Saturday, November 14, 2015

A Wordly Turkish Class

This post is dedicated to my Turkish class.

Alex and I attend Turkish classes five hours a day, five days a week, for a total of 25 hours per week. We are grateful to Akdeniz University for allowing us to take this “A1 Beginner” course for free. From talking to our Fulbright peers placed in different cities, we know that they are not receiving anywhere near the same amount of instruction as we are, so for this reason alone, we feel very blessed. These classes are in addition to our packed teaching schedule, which sometimes goes until 7:30pm in the evening.

I love being a student and learning new things, and as such, I am very enthusiastic in class. I actively participate in class: I like to raise my hand and answer the Hocam’s questions. I enjoy going to the board and filling out conjugation tables. And I especially enjoy making jokes with my peers and our teachers. I learn best when I recognize patterns and apply my knowledge, which is why I often have high energy in class despite the fact that I skip breakfast every morning. I thrive when I receive positive reinforcement from my Hocams. It’s also nice being a student in the mornings, because it gives me the perspective of my own students when I stand up and teach. Sometimes, the long days do take a toll on us though; after Turkish lessons, we eat lunch, then hold speaking clubs, and are sometimes called to susbstite for classes that go until 6:30pm.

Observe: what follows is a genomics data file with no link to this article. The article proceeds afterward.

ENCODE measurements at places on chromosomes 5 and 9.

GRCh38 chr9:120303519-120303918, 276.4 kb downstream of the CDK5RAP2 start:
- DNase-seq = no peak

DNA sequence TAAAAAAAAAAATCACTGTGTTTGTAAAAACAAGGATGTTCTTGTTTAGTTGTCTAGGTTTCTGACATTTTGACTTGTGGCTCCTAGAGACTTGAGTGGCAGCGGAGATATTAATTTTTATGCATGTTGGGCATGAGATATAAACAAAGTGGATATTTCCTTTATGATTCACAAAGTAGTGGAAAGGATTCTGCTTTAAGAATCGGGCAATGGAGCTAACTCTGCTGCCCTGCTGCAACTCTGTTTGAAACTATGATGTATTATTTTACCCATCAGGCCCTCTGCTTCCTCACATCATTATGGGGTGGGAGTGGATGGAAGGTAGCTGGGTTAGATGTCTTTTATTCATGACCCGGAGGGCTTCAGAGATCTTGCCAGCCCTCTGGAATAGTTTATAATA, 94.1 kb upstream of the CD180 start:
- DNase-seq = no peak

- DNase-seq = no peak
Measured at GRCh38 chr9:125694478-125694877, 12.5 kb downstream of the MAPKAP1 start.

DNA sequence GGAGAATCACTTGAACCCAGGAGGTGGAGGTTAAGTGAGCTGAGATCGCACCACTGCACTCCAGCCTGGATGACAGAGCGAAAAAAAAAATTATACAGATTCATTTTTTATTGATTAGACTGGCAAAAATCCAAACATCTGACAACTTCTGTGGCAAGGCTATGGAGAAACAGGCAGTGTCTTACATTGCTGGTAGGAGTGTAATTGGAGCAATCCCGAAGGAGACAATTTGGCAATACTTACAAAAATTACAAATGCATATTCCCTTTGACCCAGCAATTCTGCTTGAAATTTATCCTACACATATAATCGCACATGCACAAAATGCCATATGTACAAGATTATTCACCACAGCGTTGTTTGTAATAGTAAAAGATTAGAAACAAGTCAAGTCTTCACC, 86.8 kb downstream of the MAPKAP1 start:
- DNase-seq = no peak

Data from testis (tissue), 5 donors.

My wordly Turkish class!
Muzaffer Hocam in the front, Burcak Hocam in a white shirt on the right.
Muzaffer Hocam and Burcak Hocam are our two lovely teachers, and they take turns teaching us at different hours and days. Muzaffer Hocam likes to tease me, so arguing with him in class is fun. The classes are taught in Turkish, which is an opportunity and a challenge for obvious reasons; an opportunity because it forces us to use our Turkish and a challenge because it can be hard to understand grammar concepts. This does not discourage me from asking clarifying questions, however, even if I get scolded for using English, ha.

What I love about my Turkish class is that it is truly worldly. There are students from across the globe! Our class is composed of students from Azerbaijan, Kazakhstan, Libya, Syria, Morocco, Mexico, United States of America (us, hehe), the Netherlands, Russia, Belarus, Iraq and Afghanistan. What a blessing to be in such a worldly classroom!

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